Date of publication: 2017-09-02 15:15
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Teiresias, or Tiresias, is a blind prophet who warns Creon that the gods do not approve of his treatment of Polyneices body or the punishment of Antigone. Creon insults Teiresias, believing that he s simply blackmailing him for money, but the prophet responds with a prophecy foretelling the death of one of Creon s children and a warning that all of Greece will despise the king if he does not relent. Creon realizes that Teiresias has never been wrong and that he must do his bidding. The prophet is an important part of Sophocles vision: through Teiresias, the will of the gods is made known, and his very existence implies that there is a definite will of the gods that is far above the domain of man s law.
So what goes down in Antigone's Thebes? Short answer: nothing good. Long answer: Big King Creon decides that nobody gets to bury the body of the traitor Polyneices. Polyneices just has to rot out in the open. which is both a) not very sanitary and b) in direct opposition with religious doctrine. But rebel-with-a-cause (the cause is "bury my brother") Antigone decides to do a bit of grave-digging, even if gets her landed in jail.
6. What are the central issues that frame the central conflicts in the play? What is the audience asked to consider and learn from their dramatization?
Haemon is the son of Creon and Eurydice and is engaged to be married to Antigone. In a dramatic dialogue with his father, Haemon defends the moral basis of Antigone s actions while warning his father that the people of Thebes sympathize with her determination to bury Polyneices. He and his father part in anger, as he simply asks his father to do what s right for Thebes, and his father stubbornly follows the path of least resistance. Haemon s devotion to Antigone is clear at her death, he is so distraught that he tries to kill his father and then kills himself.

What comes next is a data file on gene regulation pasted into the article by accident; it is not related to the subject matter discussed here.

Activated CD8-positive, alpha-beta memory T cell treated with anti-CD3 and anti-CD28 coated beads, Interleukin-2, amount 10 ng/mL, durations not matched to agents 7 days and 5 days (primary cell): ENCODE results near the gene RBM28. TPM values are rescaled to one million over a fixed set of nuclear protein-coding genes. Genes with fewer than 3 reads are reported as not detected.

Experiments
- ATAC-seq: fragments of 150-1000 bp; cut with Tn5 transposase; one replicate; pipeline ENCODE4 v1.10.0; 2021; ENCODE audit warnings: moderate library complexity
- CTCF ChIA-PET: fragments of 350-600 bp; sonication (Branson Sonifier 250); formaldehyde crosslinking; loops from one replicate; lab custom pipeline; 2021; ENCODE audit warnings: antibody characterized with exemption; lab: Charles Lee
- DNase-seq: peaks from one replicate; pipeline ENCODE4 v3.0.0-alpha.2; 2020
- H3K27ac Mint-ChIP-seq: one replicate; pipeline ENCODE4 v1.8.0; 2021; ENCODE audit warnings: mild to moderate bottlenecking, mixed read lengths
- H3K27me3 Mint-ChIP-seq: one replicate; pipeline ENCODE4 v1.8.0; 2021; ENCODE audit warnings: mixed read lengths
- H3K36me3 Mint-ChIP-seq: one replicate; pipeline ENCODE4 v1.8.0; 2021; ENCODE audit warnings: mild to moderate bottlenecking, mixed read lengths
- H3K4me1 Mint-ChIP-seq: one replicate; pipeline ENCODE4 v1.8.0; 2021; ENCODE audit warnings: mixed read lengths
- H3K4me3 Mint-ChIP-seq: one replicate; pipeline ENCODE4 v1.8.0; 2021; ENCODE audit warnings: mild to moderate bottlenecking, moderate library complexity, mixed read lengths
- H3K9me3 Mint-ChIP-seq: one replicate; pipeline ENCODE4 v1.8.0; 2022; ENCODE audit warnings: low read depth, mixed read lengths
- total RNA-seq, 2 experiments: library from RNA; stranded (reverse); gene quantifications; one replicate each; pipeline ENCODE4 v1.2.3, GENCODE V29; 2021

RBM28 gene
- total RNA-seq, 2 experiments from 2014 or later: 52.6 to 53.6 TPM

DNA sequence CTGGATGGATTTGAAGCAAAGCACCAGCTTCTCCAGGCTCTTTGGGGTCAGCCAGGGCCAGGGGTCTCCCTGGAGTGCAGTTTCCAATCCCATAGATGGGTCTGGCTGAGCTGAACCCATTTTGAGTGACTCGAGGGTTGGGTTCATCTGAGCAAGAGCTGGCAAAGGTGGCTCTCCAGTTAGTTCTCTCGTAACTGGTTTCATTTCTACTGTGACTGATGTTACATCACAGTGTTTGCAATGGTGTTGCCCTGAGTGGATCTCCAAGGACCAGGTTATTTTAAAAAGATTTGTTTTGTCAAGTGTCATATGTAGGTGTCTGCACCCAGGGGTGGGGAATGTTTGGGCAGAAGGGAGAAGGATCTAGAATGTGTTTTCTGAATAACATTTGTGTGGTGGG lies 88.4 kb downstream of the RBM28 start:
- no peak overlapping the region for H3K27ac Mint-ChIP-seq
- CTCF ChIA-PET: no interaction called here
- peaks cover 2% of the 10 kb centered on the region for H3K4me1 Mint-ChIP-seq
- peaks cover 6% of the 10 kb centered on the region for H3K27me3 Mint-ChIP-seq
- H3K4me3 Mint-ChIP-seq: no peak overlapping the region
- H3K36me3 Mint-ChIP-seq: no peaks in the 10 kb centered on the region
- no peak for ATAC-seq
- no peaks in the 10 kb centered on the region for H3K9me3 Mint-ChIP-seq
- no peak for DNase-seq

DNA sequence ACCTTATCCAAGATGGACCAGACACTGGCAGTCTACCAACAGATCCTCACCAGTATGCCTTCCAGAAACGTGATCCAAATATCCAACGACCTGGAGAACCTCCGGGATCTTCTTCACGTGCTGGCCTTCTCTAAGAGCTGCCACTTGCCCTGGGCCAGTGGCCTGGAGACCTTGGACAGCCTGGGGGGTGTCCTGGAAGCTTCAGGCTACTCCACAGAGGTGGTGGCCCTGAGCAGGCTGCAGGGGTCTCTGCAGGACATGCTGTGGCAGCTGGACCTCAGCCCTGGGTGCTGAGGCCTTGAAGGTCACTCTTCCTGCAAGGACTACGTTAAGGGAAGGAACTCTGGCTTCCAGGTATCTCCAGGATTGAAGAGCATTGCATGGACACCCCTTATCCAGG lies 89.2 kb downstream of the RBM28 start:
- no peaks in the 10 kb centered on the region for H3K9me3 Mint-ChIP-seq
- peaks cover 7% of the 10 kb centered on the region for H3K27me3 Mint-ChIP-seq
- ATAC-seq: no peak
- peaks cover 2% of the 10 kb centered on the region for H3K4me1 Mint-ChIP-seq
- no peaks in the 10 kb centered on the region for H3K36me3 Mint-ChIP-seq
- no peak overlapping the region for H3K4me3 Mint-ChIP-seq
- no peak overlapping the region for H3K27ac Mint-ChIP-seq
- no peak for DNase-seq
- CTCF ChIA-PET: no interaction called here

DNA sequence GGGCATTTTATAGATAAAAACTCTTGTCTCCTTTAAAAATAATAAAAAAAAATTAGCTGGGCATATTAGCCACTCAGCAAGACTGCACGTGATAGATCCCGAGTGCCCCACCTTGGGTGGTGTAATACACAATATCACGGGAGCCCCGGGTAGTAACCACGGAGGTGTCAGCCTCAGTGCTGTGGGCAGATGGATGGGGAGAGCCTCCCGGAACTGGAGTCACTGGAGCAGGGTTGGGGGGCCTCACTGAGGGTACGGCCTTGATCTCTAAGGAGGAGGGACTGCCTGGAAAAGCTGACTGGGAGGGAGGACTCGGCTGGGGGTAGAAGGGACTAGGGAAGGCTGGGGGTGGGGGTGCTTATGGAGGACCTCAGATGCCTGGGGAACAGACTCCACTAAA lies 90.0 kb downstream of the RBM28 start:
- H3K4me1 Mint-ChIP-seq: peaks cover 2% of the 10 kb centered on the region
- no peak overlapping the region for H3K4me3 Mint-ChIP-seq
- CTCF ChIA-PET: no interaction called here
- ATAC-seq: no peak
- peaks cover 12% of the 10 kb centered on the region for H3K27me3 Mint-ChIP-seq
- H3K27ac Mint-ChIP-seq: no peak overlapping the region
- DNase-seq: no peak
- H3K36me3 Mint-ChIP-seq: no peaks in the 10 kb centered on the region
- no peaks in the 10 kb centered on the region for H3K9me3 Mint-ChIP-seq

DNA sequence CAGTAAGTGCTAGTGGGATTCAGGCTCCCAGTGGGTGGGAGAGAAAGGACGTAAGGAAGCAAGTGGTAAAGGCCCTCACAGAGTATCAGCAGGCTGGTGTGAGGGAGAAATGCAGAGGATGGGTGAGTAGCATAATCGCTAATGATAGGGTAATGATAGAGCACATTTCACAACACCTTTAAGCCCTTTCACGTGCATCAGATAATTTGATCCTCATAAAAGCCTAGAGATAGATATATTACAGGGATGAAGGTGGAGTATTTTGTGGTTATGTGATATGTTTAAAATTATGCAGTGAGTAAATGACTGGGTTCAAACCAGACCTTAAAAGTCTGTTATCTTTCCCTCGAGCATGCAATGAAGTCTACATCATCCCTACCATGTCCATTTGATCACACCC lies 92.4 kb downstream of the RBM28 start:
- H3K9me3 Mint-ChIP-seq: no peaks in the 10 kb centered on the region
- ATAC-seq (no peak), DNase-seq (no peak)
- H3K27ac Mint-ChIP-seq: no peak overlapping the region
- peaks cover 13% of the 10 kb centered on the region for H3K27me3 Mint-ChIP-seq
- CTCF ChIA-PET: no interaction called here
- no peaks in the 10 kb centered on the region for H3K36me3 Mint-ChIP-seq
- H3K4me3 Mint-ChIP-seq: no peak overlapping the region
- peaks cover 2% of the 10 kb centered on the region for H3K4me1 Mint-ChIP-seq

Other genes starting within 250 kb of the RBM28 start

But if you're itching for a hair-rending, crazy-tragic, feel-bad story you pretty much can't do better than Antigone. Or should we say you can't do worse ?
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For modern readers, the Chorus may be the most alien element of the play. Greek drama was not meant to be what we would consider naturalistic. It was a highly stylized art form: actors wore masks, and the performances incorporated song and dance. The Chorus delivers much of the exposition and expounds poetically on themes, but it is still meant to represent a group of characters. In the case of Antigone , the Chorus is constituted by the Theban elders, old and powerful citizens of the city who watch and comment on the action. It interacts with the actors, and in Antigone the Chorus intercedes at a crucial point near the end of the play.
Eurydice is Creon s wife and Haemon s mother. Broken by her son s suicide, she kills herself, calling curses down on Creon for having caused the tragedy.